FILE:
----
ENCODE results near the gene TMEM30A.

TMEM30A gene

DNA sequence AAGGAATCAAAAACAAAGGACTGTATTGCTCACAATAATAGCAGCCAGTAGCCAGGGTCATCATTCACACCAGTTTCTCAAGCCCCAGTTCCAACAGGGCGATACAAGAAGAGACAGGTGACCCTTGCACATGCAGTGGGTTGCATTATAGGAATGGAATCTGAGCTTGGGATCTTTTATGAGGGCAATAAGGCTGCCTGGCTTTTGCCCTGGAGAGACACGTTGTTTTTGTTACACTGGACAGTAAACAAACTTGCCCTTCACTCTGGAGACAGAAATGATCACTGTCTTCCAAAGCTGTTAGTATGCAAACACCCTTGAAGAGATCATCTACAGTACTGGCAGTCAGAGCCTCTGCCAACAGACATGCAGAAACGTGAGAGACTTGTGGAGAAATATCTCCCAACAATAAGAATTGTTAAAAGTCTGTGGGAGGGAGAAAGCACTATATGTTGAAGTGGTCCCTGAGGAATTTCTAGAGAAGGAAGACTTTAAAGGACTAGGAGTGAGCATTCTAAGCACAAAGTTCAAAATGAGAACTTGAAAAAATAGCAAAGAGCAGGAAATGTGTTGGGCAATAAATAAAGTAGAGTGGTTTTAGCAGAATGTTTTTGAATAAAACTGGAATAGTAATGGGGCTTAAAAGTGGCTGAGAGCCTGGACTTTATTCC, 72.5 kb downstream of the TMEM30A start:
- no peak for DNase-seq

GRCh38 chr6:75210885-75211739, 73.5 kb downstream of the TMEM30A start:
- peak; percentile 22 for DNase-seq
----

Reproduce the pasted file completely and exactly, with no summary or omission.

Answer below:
ENCODE results near the gene TMEM30A.

TMEM30A gene

DNA sequence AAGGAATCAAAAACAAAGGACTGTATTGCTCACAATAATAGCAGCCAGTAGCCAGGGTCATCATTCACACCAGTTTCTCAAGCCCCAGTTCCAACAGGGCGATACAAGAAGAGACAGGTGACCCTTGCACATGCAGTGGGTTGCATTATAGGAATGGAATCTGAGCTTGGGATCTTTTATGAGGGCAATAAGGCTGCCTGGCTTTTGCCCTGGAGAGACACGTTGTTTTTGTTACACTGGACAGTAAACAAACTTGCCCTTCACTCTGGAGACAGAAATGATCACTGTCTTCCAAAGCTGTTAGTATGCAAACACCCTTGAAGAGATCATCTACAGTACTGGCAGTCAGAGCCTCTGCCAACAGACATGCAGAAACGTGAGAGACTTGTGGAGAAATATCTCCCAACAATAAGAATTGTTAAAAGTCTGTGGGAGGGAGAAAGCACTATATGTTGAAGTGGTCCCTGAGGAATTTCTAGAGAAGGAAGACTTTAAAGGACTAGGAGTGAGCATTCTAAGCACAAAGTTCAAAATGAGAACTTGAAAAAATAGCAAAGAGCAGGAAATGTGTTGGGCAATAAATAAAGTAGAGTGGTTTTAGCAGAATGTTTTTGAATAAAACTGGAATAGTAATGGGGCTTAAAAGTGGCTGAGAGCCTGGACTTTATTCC, 72.5 kb downstream of the TMEM30A start:
- no peak for DNase-seq

GRCh38 chr6:75210885-75211739, 73.5 kb downstream of the TMEM30A start:
- peak; percentile 22 for DNase-seq